A partial skull (MPC-D 102/81) preserves the posterior part of the cranium, which has coossified into a single unit—here called the neurocranial unit—as in birds. The coossified unit of Avimimus incorporates more bones than that of any bird, including the frontals, parietals, postorbitals, pterygoids, quadrates, squamosals, and bones of the braincase. Sutures between bones are obliterated, except for faint lines between the opisthotic-exoccipital unit and the basioccipital. The body of the apneumatic quadrate (Fig. 5) fuses along its whole medial margin to the prootic and pterygoid, so that the only communication of the post-temporal fenestra with the region anterior to the quadrate is the foramen for the middle cerebral vein (Fig. 5C,D). Dorsally, the pterygoid wing of the quadrate and the fused squamosal are separated from the exoccipital by an anteriorly-facing recess with a large ventral foramen and a smaller dorsal fossa, both for the middle cerebral vein. An aperture in the dorsal part of the exoccipital connects this dorsal fossa to the top of the skull. The quadrate condyles are saddle-shaped as in most oviraptorosaurs, suggesting propalinal movement of the mandible was possible44. The right quadratojugal is an anteriorly directed prong that is indistinguishably fused to the lateral margin of the quadrate. There is no evidence of a quadratic foramen or fenestra between the quadrate and quadratojugal, a feature that is usually present in oviraptorosaurs41,42. The occipital process of the squamosal (Fig. 5) is conjoined and fused to the paroccipital process of the exoccipital, which is unusual for oviraptorosaurs. The posterior part of the pterygoid (Fig. 5) is relatively large and is horizontal, contrasting with the typical dorsomedial-ventrolateral orientation of the oviraptorid pterygoid. The pterygoid contacts the basisphenoid along most of its length, rather than just at the basipterygoid process. The pterygoid contact with the quadrate is anteroposteriorly extensive and lies far dorsal to the mandibular condyles of the quadrate. In oviraptorids, the pterygoid typically contacts the quadrate just medial to the mandibular condyle41. The broken pterygoid ramus is hollow, unique for oviraptorosaurs (Fig. 5). The occipital condyle (Fig. 5) is kidney-shaped and smaller than the foramen magnum, which is nearly circular as in oviraptorids43. The basal tubera are large and separated by a shallow median depression, with a possibly pneumatic foramen at its center. There are no basisphenoid recesses. The basipterygoid processes face laterally and are continuous with the greatly expanded posterior wing of the pterygoid, unlike in oviraptorids41. The supraoccipital has a longitudinal sagittal crest, but lacks a transverse nuchal crest. The opisthotic-exoccipitals form small laterally directed paroccipital processes that do not extend ventrally to the level of the basal tubera (Fig. 5). There is only one jugular opening on the posterior surface of each opisthotic-exoccipital—apparently unique for a dinosaur—that served as the exit for cranial nerves IX-XII (Fig. 5). On the medial wall of the exoccipital portion of the braincase (Fig. 5J,K), there are five foramina. The largest of these, dorsal to the others, is a dorsoventrally oriented slit for cranial nerves IX-XI and communicates with the jugular opening on the posterior side of the exoccipital. Of the four smaller, ventral foramina, the anterior one is probably for a blood vessel, and the other three were for branches of cranial nerve XII. The last three foramina merge posteriorly to exit through the large jugular opening on the posterior face of the exoccipital. The medial surface of the braincase is pierced by a large floccular recess, ventral to which is a shallow depression pierced by cranial nerves VII and VIII (Figs 5b and 7J,K). Anterolaterally, the prootic is pierced by a small anteriorly-facing foramen for cranial nerve VII.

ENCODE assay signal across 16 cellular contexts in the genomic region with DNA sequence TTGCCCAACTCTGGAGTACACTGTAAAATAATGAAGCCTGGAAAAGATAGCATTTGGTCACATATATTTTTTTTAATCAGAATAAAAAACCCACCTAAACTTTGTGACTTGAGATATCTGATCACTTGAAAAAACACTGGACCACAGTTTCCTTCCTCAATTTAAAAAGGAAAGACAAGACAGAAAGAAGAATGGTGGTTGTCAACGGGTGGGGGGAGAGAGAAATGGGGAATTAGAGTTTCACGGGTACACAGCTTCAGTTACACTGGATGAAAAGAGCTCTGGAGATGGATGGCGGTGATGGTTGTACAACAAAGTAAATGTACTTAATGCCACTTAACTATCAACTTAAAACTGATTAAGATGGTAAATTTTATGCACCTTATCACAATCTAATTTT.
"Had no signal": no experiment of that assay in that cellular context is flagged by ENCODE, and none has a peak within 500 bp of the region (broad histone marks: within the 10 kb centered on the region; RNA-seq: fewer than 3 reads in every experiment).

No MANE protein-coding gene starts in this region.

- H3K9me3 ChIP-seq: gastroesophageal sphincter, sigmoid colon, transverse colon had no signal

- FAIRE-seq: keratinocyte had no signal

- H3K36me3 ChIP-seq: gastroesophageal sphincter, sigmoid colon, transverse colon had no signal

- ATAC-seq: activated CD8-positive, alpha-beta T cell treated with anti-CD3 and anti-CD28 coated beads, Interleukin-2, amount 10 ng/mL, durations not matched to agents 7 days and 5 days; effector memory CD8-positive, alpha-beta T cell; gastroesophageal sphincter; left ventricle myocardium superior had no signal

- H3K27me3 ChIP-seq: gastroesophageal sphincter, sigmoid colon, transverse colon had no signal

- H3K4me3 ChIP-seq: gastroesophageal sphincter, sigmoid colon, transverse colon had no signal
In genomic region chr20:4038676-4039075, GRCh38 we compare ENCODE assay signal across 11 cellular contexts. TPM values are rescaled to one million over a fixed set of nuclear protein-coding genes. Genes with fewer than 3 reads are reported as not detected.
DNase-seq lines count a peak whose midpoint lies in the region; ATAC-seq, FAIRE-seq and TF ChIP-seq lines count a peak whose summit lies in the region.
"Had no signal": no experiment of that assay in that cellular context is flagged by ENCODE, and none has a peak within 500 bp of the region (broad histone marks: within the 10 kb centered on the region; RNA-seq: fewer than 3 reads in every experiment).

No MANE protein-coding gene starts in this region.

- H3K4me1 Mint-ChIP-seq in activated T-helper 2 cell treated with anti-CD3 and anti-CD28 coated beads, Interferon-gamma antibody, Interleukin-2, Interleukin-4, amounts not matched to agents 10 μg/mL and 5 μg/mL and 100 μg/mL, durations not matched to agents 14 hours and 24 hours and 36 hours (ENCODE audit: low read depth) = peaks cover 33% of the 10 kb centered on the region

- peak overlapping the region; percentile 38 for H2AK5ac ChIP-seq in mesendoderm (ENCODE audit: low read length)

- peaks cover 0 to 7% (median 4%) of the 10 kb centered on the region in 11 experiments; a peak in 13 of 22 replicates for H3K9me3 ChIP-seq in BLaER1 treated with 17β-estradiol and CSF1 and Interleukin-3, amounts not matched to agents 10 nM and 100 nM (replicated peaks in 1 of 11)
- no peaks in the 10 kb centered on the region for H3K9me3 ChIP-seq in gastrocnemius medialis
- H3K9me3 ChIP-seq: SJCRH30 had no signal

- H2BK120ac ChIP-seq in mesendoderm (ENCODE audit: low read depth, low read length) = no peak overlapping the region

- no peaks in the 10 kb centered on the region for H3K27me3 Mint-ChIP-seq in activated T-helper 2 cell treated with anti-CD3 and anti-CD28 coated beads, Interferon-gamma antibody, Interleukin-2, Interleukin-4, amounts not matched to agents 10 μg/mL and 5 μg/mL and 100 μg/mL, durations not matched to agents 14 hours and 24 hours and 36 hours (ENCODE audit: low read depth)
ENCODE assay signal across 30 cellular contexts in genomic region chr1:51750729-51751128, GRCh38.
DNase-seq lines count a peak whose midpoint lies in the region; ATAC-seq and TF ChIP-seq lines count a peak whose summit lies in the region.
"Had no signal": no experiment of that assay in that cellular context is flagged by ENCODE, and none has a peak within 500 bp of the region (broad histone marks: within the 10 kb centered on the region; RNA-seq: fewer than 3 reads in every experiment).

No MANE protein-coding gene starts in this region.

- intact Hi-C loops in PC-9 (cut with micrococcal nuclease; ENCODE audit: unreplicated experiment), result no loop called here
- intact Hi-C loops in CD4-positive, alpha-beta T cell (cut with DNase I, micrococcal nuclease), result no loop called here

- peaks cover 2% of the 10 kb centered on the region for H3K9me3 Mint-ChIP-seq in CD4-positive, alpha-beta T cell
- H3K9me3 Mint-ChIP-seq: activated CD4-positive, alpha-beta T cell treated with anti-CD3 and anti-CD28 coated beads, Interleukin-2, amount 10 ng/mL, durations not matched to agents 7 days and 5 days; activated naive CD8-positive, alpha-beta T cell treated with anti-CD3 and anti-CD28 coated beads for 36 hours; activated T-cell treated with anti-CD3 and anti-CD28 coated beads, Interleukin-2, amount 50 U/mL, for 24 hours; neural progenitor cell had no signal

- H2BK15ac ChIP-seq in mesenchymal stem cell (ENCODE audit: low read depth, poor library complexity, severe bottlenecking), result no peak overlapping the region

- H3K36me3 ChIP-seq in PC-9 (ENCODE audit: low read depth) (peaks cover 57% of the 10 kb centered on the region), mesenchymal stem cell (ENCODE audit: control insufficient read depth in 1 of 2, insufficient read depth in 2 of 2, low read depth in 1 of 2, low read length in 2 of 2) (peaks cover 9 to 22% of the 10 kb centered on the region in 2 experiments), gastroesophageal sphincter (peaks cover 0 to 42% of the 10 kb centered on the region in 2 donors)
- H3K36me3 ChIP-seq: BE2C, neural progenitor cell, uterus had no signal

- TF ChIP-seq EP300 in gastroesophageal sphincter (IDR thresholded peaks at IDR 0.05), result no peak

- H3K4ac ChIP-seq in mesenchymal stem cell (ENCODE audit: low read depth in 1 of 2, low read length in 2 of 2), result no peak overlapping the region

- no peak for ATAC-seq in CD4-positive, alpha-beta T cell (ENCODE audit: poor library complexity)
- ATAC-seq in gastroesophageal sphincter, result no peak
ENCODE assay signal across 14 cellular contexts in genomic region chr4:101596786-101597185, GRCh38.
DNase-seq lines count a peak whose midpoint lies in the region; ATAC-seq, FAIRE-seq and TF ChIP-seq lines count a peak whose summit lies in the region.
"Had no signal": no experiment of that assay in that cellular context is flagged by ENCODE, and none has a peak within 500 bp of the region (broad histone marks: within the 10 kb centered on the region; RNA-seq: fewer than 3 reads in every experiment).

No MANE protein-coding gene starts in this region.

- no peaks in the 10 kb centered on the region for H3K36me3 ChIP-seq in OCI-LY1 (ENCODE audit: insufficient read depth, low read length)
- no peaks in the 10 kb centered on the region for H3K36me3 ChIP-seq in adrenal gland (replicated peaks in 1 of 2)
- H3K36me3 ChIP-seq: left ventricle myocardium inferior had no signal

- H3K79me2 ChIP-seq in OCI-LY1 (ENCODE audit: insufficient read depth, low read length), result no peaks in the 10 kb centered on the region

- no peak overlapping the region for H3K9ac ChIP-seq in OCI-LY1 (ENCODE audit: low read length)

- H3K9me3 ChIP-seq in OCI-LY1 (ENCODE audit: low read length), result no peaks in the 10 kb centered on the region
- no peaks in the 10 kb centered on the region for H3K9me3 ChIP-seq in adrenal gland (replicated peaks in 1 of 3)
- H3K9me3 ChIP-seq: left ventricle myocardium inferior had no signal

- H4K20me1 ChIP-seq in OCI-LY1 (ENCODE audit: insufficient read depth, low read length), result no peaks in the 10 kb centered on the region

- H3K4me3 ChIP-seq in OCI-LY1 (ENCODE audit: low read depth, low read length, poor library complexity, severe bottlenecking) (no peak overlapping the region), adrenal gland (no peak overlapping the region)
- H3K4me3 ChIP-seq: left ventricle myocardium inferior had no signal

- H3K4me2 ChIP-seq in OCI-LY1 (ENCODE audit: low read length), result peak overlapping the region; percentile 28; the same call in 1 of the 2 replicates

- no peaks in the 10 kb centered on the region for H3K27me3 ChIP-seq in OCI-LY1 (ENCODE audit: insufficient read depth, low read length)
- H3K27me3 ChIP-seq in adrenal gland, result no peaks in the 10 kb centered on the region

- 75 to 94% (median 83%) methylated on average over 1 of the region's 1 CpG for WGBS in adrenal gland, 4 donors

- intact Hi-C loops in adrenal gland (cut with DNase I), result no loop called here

The edentulous apneumatic dentaries (MPC-D 102/16) of Avimimus are partly coossified, although a suture is visible ventrally (Fig. 6). The lingual surface of the dentary has a complex series of ridges and grooves, although the relief is not as great as in caenagnathids44. There is a distinct lingual groove on the occlusal surface of the dentary, which is bounded medially by a weakly pronounced lingual ridge. There is an incipient symphysial shelf, similar in development to most oviraptorids41.The occlusal margin projects above the rest of the lingual surface, but is not concave in lateral view (Fig. 6). The Meckelian grooves are separated at the midline by a distinctive ventrally tapering buttress of bone (Fig. 6), which demarcates two shallow lateral fossae in posterior view. The lateral surface of the mandible is marked by several minute foramina, which suggests that there was a keratinous beak as in birds44. The posterodorsal ramus of the dentary is not bifurcated transversely, which indicates that its contact with the surangular or coronoid was simple, as in oviraptorids41.